Author: Carlos Ruiz Zafon
Published: 2001 (in Spanish)
Recommendation: A treat for anyone who loves books. Buy it. Read it.
Summary: It's 1945 in Barcelona, and Daniel is 10 when his father first takes him to the Cemetery of Forgotten Books. There on his first visit he can choose a book, one he will adopt and keep alive in his heart for the duration of his life. Little does Daniel know how The Shadow of the Wind by Julian Carax is going to twine itself into his future.
Reactions: The reason I bought this book was an excellent review of it that I've read a while ago. Still The Shadow of the Wind exceeded my expectations. It's one of those books that just pulls you in, plunges you into its world, makes you worry, laugh, and cry. I read it late into the night and woke up thinking about each morning. It is completely engrossing.
A number of things make this novel outstanding. First is language. It's hard to tell in translated books whether it's the writing or the translation mastery that make the book what it is. Perhaps it's the combination of both. Either way the language is very lyrical, it conveys the mood exactly without being overly ornamental. It's easy to read, but it's not simplistic.
Second, I fell in love with the characters. Daniel is growing up in post-war Barcelona, his love of books, his friendships and his loves are so real and touching at the same time. Fermin, a friend Daniel makes, is courageous, funny, loyal, smart without being in any way perfect. And finally, Julian Carax, a mysterious enigma of an author who disappeared years ago and whose character we slowly learn through the narration of others.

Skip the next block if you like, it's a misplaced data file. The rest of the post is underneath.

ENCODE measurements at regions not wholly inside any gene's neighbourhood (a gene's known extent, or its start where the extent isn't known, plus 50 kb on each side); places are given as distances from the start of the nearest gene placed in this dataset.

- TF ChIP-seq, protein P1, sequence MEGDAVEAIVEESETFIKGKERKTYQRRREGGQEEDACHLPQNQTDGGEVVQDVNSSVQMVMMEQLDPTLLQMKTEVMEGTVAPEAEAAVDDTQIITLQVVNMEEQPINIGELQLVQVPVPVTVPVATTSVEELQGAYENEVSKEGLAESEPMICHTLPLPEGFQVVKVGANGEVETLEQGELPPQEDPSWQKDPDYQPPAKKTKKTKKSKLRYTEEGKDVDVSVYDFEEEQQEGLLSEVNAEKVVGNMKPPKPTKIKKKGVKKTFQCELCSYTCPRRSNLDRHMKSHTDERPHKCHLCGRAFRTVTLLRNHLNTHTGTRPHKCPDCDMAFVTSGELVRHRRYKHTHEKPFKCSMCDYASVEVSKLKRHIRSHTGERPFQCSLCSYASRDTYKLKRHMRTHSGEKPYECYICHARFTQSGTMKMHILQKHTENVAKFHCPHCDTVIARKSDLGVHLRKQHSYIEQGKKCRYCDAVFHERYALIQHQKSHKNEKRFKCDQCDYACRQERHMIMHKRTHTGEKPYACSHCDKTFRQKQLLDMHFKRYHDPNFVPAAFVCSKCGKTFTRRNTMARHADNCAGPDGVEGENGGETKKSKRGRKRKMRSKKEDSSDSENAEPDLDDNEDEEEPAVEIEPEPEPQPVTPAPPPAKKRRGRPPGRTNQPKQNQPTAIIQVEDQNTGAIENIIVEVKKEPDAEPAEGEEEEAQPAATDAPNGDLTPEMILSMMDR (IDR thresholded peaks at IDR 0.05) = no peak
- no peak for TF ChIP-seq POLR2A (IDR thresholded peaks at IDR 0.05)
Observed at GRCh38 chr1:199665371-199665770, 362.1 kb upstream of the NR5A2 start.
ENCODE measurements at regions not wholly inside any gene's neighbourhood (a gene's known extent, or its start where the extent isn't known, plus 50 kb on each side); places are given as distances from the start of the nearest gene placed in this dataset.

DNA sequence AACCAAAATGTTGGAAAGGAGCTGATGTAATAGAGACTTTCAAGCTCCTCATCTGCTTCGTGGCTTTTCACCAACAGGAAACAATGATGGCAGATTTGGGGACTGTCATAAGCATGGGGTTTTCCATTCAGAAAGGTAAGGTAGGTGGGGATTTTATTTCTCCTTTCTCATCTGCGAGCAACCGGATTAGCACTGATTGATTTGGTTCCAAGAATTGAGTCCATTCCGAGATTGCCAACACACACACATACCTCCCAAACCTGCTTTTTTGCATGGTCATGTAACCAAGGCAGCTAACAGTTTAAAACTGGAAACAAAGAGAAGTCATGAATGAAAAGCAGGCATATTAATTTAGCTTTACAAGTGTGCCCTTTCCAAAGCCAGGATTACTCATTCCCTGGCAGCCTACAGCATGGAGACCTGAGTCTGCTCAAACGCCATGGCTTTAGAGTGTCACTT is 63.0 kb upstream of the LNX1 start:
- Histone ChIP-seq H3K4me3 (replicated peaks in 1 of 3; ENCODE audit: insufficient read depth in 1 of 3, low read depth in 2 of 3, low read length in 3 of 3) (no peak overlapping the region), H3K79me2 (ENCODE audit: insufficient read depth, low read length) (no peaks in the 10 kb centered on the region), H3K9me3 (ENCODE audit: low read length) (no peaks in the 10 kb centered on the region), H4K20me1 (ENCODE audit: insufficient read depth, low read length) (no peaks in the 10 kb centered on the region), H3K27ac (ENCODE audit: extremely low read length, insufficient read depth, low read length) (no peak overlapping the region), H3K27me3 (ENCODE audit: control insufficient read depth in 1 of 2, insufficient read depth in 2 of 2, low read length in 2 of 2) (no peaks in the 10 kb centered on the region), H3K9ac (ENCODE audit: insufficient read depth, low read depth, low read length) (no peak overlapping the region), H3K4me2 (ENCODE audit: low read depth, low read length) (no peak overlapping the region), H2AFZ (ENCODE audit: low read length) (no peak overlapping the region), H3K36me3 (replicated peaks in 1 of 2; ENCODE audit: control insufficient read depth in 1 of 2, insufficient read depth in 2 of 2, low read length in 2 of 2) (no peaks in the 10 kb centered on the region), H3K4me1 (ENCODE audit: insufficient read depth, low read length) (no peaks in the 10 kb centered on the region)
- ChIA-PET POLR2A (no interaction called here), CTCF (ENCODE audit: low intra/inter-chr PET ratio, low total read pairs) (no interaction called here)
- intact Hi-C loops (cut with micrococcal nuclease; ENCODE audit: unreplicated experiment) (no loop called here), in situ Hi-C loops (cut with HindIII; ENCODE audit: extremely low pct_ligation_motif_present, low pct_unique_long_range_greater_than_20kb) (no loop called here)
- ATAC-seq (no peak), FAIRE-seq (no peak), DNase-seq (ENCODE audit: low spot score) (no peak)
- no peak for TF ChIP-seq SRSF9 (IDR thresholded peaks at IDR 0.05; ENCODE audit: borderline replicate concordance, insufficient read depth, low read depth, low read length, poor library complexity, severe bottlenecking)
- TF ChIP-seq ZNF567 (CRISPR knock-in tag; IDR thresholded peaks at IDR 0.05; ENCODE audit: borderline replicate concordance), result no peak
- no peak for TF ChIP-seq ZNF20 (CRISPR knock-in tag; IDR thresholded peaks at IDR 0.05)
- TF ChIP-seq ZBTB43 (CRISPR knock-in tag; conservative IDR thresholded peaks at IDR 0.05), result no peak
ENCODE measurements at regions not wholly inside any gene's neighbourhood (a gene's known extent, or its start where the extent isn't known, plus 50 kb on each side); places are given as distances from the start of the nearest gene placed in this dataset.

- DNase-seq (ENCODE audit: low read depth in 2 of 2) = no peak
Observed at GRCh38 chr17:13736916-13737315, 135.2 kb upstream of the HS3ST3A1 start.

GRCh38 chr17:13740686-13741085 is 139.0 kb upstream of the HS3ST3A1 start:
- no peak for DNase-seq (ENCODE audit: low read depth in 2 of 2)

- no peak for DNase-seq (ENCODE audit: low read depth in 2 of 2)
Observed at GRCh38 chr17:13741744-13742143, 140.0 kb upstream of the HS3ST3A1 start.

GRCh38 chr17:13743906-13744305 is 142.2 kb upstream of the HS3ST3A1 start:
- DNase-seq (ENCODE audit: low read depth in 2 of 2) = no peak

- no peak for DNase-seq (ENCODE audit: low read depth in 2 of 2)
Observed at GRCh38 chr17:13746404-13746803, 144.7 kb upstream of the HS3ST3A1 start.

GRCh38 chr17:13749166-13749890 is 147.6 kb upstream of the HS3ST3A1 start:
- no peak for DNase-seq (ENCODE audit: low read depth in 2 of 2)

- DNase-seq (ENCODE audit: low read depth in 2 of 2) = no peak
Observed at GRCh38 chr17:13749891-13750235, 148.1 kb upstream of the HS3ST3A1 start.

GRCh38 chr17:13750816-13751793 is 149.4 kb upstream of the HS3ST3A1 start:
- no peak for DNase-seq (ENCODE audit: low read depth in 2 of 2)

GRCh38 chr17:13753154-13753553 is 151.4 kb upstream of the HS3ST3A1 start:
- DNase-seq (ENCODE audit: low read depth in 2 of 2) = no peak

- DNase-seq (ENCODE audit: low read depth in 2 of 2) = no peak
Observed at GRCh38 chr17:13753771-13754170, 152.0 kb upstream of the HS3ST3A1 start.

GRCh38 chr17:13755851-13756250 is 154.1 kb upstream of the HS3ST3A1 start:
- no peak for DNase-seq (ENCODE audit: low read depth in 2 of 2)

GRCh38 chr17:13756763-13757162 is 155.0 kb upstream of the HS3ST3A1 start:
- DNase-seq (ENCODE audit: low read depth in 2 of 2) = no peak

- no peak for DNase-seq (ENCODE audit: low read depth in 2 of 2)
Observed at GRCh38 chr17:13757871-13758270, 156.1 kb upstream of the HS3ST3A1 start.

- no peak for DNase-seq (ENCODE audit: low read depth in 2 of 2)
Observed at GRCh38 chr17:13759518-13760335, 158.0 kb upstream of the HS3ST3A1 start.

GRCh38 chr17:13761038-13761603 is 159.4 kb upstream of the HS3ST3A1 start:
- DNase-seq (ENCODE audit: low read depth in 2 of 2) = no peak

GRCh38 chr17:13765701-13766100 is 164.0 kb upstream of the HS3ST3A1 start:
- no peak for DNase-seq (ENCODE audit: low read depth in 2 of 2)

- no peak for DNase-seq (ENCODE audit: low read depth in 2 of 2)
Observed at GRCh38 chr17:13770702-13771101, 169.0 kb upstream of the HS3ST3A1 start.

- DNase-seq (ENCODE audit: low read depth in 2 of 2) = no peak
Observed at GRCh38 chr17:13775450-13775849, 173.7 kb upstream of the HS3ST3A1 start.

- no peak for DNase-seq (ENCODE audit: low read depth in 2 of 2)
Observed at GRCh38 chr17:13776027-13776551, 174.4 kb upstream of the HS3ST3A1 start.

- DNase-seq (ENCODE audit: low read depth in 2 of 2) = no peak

To top it off, there is mystery, adventure, love, grief, and some humour. The plot weaves itself in an intricate fashion, tying threads of characters together into an exquisite fabric. There is a passage at the start of The Shadow of the Wind which draws out Daniel's experience of reading The Shadow of the Wind by Julian Carax. It's a good example of the language, the plot of the book, and my feelings towards The Shadow of the Wind:
As it unfolded, the structure of the story began to remind me of one of those Russian dolls that contain innumerable ever-smaller dolls within. Step by step the narrative split into a thousand stories, as if it had entered a gallery of mirrors, its identity fragmented into endless reflections. The minutes and hours glided by as in a dream. When the cathedral bells tolled midnight, I barely heard them. Under the warm light cast by the reading lamp, I was plunged into a new world of images and sensations, peopled by characters who seemed as real to me as my room. Page after page I let the spell of the story and its world take me over, until the breath of dawn touched my window and my tired eyes slid over the last page.I cannot recommend this book highly enough. Definitely the best I've read this year.